The Basics

Wicker basket holding balled up yarn
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Here’s a basic list of terms and techniques that you may come across when reading about crochet.

Hook style:

Tapered (photo)- Tapered hooks seem to be the better beginner hook. They have a smoother head and the yarn seems to flow over it well.


Inline (photo)- Inline hooks are more like a tube with a notch cut out of the side and a slightly pointed head. These seem less popular because that edge is less smooth and more likely to “catch” on the yarn.

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Oddly enough, I have recently discovered that I prefer the inline hooks. I am notorious for crocheting very tightly. If I were to follow a pattern calling for an H hook, I would use an I hook just to get it even close to the size in the pattern. But I knew that so it was okay. When I use the inline hook I can’t pull as tightly and therefore my stitches come out more as they are intended to.

Hook sizes:

Most hooks will have a Letter, Number, and mm size stamped on the side. 

Hook size is important for projects that require proper gauging (like garments and wearables). It’s also helpful to know the recommended hook size for the type of yarn you are using. 

Hook holds:

I didn’t know there was a difference until I watched my sister-in-law crochet.

Knife hold: This is what I do. I hold the shaft of the hook in the palm of my hand and the head of the hook between my thumb and first finger.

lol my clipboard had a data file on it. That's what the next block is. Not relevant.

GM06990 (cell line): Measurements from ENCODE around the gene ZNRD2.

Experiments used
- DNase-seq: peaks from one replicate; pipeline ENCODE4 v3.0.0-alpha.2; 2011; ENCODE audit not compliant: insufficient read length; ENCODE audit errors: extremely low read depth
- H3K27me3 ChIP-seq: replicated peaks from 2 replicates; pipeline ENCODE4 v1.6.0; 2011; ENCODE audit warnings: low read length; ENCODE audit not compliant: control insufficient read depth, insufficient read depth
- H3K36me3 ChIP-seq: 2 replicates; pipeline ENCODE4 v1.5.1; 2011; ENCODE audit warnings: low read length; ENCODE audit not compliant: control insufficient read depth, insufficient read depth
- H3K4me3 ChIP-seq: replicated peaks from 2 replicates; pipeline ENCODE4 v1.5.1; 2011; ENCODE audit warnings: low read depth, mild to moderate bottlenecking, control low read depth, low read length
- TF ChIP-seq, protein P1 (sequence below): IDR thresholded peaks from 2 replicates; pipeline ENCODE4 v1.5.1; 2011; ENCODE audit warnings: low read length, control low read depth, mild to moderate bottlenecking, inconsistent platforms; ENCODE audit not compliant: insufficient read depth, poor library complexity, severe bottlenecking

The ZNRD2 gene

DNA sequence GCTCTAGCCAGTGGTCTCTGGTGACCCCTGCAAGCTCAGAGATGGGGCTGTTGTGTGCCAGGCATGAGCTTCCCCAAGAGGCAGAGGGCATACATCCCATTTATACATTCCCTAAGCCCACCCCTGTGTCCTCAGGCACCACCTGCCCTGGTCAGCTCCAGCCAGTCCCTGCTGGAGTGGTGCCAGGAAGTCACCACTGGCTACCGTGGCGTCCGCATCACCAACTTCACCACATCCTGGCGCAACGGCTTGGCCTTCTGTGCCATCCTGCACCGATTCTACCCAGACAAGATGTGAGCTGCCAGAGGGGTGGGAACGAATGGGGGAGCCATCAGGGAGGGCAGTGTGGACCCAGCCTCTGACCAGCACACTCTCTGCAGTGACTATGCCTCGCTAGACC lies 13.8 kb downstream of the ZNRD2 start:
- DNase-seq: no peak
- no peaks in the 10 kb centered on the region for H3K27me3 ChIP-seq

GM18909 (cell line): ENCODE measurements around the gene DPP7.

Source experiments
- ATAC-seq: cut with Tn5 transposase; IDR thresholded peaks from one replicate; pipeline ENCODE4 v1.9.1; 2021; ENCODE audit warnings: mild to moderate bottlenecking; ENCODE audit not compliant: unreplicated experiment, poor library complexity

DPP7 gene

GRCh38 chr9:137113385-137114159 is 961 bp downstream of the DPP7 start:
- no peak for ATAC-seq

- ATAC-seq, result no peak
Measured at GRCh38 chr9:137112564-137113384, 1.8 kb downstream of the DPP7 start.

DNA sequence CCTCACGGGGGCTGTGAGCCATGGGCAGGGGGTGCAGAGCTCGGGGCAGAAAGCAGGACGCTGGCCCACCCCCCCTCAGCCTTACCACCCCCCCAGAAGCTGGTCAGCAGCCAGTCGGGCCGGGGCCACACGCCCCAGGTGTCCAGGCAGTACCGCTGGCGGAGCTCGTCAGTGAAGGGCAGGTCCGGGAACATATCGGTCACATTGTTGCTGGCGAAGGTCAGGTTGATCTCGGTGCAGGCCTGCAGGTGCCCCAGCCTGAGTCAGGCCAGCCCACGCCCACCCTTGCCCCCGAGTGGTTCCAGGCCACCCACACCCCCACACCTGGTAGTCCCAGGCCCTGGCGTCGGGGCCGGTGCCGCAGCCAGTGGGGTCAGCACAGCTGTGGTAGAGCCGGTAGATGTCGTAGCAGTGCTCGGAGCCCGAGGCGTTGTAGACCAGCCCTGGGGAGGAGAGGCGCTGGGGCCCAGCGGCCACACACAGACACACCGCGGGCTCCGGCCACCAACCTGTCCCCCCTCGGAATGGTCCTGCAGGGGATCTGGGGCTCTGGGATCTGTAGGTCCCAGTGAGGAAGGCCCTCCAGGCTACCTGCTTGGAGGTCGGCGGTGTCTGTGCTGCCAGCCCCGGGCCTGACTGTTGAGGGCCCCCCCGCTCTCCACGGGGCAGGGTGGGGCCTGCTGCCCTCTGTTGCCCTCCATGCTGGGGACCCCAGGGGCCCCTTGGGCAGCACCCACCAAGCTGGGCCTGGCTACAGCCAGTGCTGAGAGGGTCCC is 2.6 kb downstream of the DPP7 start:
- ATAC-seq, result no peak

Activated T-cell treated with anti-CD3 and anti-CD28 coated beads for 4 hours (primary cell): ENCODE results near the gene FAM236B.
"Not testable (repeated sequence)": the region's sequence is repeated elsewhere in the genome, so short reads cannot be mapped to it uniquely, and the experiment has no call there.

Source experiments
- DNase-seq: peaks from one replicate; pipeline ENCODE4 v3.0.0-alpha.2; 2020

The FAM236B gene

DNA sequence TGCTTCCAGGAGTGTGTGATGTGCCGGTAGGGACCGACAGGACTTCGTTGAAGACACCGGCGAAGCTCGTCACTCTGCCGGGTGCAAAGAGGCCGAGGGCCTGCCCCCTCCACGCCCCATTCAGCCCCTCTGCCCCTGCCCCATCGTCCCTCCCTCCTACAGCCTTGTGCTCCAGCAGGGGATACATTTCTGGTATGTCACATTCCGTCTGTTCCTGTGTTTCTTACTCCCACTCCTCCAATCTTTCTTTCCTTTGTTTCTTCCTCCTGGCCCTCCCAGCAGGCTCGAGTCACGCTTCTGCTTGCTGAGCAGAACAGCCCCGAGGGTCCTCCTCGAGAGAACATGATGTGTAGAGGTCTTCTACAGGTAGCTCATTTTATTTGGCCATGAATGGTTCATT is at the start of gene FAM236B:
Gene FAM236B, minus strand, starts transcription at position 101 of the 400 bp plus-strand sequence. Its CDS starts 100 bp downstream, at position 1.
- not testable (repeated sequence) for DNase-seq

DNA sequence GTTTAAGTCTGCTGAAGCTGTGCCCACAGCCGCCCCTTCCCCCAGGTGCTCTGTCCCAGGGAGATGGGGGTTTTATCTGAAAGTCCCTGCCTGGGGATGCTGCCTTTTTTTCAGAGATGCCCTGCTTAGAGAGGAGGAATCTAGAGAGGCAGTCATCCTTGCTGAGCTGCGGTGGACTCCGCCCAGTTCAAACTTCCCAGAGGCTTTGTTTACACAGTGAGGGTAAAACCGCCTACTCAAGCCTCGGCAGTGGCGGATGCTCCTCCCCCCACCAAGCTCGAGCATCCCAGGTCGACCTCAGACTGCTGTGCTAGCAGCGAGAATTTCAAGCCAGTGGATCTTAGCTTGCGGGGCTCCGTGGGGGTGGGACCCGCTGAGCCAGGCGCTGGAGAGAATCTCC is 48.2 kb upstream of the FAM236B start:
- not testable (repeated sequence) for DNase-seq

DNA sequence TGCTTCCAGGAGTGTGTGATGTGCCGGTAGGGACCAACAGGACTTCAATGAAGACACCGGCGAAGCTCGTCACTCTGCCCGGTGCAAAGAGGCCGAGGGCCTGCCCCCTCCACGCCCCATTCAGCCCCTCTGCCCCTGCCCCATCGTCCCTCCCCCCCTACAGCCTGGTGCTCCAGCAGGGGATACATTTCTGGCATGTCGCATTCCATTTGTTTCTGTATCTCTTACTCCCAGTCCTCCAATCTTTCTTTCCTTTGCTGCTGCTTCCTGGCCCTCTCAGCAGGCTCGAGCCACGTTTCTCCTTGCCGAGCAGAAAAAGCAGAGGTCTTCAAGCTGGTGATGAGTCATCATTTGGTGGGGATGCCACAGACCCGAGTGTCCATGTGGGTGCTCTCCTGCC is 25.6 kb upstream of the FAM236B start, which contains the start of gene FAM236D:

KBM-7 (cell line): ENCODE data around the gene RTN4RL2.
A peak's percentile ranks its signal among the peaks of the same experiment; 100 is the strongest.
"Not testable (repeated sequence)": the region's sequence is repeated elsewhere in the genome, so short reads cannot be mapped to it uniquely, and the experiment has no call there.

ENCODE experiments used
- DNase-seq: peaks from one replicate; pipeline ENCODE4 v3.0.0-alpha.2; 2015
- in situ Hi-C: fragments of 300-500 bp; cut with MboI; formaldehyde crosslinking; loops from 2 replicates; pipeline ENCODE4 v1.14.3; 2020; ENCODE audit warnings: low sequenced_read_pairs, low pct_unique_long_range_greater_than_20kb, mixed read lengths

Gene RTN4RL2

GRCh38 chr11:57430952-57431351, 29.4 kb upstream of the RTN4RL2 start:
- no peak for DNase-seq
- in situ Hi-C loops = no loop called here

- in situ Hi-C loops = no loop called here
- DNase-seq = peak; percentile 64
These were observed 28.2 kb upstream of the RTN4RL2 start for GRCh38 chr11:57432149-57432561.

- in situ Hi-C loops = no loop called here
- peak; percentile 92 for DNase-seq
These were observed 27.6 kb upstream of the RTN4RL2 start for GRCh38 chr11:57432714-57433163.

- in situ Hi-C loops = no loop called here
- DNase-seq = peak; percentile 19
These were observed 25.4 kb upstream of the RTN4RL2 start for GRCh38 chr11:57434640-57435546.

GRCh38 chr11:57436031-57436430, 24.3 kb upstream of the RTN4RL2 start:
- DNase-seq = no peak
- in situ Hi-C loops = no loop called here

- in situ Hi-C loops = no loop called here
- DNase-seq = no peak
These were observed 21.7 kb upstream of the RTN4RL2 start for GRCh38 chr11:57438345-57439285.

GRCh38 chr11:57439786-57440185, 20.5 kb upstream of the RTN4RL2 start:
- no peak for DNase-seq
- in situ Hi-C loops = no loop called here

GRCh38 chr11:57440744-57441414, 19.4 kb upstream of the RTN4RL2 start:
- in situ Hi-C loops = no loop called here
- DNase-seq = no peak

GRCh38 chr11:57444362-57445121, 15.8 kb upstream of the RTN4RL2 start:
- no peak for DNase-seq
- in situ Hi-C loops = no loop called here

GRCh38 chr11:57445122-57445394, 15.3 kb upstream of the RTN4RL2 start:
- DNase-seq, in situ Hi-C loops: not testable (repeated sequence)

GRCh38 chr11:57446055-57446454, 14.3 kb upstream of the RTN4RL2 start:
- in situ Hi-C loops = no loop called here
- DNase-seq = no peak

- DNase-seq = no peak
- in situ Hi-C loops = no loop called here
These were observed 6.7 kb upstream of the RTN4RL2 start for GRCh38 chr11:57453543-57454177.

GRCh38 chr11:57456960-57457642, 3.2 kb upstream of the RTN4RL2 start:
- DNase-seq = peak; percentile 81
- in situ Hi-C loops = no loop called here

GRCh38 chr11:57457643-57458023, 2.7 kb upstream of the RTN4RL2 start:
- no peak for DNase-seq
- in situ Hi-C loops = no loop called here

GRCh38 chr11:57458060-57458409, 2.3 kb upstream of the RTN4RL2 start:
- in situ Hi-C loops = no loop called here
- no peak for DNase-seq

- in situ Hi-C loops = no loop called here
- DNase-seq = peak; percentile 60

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Pencil hold: What my sister-in-law does. (Also, I’ve found this to be the more common hold.) Basically, you hold the hook like it was a pencil and the head of the hook is the point. 

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From what I’ve seen and what I’ve read, there’s no real difference as far as the outcome. I feel like my knife hold contributes to my tighter crochet. I’ve tried the pencil hold and it just ain’t happening.

Stitch abbreviations and Crochet Terms

(I’m just going to give you the abbreviations for now, I’ll add in the links to the tutorials as I get them up.)

US Terms

CH-Chain

SC-Single Crochet

HDC-Half Double Crochet

DC-Double Crochet

TC-Treble Crochet

INC-Increase

SC2DEC-Single Crochet Decrease

DEC-Decrease

SK-Skip stitch

FDC-Foundation Double Crochet

FSC-Foundation Single Crochet

FHDC-Foundation Half Double Crochet

FPDC-Front Post Double Crochet

FPSC-Front Post Single Crochet

BPDC-Back Post Double Crochet

BPSC-Back Post Single Crochet

FLO-Front Loop Only

BLO-Back Loop Only

You’ll find as you work through patterns that different designers have different styles and my have different abbreviations for these stitches. You should always look for the key on any given pattern to make sure that the terms are ones that you are used it. If you ever have any confusion, message the designer and make sure you’re getting the right one.

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